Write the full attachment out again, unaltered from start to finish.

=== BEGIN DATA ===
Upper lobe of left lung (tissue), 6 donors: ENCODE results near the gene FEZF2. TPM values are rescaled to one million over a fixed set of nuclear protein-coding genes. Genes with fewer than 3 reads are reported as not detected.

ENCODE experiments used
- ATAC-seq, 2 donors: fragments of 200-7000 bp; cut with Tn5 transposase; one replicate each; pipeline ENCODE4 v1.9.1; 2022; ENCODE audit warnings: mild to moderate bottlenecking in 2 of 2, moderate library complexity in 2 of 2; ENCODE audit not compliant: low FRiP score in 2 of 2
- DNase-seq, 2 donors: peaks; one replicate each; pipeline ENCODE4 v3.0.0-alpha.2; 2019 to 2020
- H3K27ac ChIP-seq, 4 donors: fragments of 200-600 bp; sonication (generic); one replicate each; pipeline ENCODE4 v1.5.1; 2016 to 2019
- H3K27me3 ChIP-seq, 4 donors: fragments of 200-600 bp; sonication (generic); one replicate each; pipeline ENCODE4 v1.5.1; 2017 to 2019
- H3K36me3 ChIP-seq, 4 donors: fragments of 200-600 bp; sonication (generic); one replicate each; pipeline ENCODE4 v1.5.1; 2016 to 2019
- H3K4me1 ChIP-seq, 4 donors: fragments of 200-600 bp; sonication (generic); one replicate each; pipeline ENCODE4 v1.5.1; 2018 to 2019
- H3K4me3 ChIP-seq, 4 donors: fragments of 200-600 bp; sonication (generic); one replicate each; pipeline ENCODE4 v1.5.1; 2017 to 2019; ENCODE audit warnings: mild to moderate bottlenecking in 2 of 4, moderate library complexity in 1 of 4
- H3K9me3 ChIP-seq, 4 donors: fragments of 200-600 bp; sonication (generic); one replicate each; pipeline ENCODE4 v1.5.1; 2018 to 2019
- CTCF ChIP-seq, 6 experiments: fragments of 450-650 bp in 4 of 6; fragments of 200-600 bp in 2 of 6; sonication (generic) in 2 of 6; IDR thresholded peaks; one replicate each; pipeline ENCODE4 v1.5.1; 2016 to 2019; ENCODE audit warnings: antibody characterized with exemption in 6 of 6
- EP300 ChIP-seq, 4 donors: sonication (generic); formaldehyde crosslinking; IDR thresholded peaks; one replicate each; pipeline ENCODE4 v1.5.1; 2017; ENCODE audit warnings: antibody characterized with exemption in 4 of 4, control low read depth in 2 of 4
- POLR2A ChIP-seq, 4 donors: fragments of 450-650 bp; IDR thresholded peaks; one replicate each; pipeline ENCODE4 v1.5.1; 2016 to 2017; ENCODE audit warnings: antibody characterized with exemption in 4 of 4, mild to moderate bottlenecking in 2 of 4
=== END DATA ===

Upper lobe of left lung (tissue), 6 donors: ENCODE results near the gene FEZF2. TPM values are rescaled to one million over a fixed set of nuclear protein-coding genes. Genes with fewer than 3 reads are reported as not detected.

ENCODE experiments used
- ATAC-seq, 2 donors: fragments of 200-7000 bp; cut with Tn5 transposase; one replicate each; pipeline ENCODE4 v1.9.1; 2022; ENCODE audit warnings: mild to moderate bottlenecking in 2 of 2, moderate library complexity in 2 of 2; ENCODE audit not compliant: low FRiP score in 2 of 2
- DNase-seq, 2 donors: peaks; one replicate each; pipeline ENCODE4 v3.0.0-alpha.2; 2019 to 2020
- H3K27ac ChIP-seq, 4 donors: fragments of 200-600 bp; sonication (generic); one replicate each; pipeline ENCODE4 v1.5.1; 2016 to 2019
- H3K27me3 ChIP-seq, 4 donors: fragments of 200-600 bp; sonication (generic); one replicate each; pipeline ENCODE4 v1.5.1; 2017 to 2019
- H3K36me3 ChIP-seq, 4 donors: fragments of 200-600 bp; sonication (generic); one replicate each; pipeline ENCODE4 v1.5.1; 2016 to 2019
- H3K4me1 ChIP-seq, 4 donors: fragments of 200-600 bp; sonication (generic); one replicate each; pipeline ENCODE4 v1.5.1; 2018 to 2019
- H3K4me3 ChIP-seq, 4 donors: fragments of 200-600 bp; sonication (generic); one replicate each; pipeline ENCODE4 v1.5.1; 2017 to 2019; ENCODE audit warnings: mild to moderate bottlenecking in 2 of 4, moderate library complexity in 1 of 4
- H3K9me3 ChIP-seq, 4 donors: fragments of 200-600 bp; sonication (generic); one replicate each; pipeline ENCODE4 v1.5.1; 2018 to 2019
- CTCF ChIP-seq, 6 experiments: fragments of 450-650 bp in 4 of 6; fragments of 200-600 bp in 2 of 6; sonication (generic) in 2 of 6; IDR thresholded peaks; one replicate each; pipeline ENCODE4 v1.5.1; 2016 to 2019; ENCODE audit warnings: antibody characterized with exemption in 6 of 6
- EP300 ChIP-seq, 4 donors: sonication (generic); formaldehyde crosslinking; IDR thresholded peaks; one replicate each; pipeline ENCODE4 v1.5.1; 2017; ENCODE audit warnings: antibody characterized with exemption in 4 of 4, control low read depth in 2 of 4
- POLR2A ChIP-seq, 4 donors: fragments of 450-650 bp; IDR thresholded peaks; one replicate each; pipeline ENCODE4 v1.5.1; 2016 to 2017; ENCODE audit warnings: antibody characterized with exemption in 4 of 4, mild to moderate bottlenecking in 2 of 4